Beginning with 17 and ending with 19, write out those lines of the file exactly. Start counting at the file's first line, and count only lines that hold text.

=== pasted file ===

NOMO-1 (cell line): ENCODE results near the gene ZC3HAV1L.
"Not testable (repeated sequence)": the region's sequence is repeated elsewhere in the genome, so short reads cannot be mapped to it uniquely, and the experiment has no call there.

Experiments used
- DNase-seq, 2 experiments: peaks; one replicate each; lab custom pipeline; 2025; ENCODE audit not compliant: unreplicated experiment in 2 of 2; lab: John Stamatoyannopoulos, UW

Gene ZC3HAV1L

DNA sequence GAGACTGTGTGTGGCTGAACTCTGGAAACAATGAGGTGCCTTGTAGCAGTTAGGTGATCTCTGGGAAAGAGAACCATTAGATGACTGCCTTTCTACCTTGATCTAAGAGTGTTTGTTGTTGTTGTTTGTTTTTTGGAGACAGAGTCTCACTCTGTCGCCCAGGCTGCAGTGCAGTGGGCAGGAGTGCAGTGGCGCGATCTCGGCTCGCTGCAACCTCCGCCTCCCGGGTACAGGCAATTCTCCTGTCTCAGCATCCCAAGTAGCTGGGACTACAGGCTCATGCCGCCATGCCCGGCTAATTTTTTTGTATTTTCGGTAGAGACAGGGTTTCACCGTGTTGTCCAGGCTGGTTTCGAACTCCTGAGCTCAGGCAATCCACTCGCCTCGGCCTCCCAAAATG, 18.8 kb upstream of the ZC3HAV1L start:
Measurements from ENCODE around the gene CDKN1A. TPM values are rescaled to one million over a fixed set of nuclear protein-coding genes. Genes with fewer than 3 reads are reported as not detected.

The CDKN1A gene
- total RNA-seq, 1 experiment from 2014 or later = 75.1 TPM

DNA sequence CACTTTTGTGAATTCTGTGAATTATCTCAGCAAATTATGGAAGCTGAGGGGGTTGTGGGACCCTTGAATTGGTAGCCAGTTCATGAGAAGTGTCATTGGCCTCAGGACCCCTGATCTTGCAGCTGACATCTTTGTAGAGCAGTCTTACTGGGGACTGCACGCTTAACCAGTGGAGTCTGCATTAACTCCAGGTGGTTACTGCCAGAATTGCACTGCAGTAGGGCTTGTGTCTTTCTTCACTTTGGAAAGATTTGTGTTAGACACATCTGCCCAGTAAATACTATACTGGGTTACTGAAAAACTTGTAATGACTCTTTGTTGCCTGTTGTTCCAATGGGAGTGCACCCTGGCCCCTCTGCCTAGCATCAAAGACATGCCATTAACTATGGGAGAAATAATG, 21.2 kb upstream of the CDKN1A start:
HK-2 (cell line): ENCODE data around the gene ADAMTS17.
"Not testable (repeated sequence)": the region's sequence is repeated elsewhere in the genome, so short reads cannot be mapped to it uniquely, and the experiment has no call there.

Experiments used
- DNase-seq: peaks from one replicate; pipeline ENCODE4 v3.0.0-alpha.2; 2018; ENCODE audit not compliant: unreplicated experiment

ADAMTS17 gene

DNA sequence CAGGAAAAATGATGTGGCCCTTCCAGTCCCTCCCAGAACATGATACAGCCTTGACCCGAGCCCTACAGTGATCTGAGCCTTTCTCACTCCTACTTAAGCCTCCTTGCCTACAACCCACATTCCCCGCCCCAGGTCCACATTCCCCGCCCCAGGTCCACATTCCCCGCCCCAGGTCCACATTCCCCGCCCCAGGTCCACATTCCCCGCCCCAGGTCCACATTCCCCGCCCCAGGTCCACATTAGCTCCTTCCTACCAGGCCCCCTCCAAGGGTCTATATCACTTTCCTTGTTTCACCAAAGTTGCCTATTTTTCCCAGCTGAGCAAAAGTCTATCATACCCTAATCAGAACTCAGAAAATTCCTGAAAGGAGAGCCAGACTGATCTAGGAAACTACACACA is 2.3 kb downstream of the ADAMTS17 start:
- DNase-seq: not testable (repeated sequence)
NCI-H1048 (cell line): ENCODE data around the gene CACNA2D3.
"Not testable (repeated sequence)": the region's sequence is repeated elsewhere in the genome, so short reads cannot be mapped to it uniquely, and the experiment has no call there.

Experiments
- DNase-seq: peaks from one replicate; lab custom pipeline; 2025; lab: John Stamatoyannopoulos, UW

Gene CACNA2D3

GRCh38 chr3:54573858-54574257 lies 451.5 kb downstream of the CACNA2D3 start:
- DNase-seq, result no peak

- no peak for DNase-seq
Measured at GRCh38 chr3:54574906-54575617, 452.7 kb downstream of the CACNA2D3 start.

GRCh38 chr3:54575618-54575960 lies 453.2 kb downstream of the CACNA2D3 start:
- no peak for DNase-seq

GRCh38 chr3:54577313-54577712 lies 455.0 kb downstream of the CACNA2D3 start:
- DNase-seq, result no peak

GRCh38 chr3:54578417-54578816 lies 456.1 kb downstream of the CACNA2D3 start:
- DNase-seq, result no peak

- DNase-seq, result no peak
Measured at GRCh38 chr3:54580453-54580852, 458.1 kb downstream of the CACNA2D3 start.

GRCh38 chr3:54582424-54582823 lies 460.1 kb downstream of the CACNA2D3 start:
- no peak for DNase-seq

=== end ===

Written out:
- DNase-seq: not testable (repeated sequence)
NCI-H1048 (cell line): ENCODE data around the gene CACNA2D3.
"Not testable (repeated sequence)": the region's sequence is repeated elsewhere in the genome, so short reads cannot be mapped to it uniquely, and the experiment has no call there.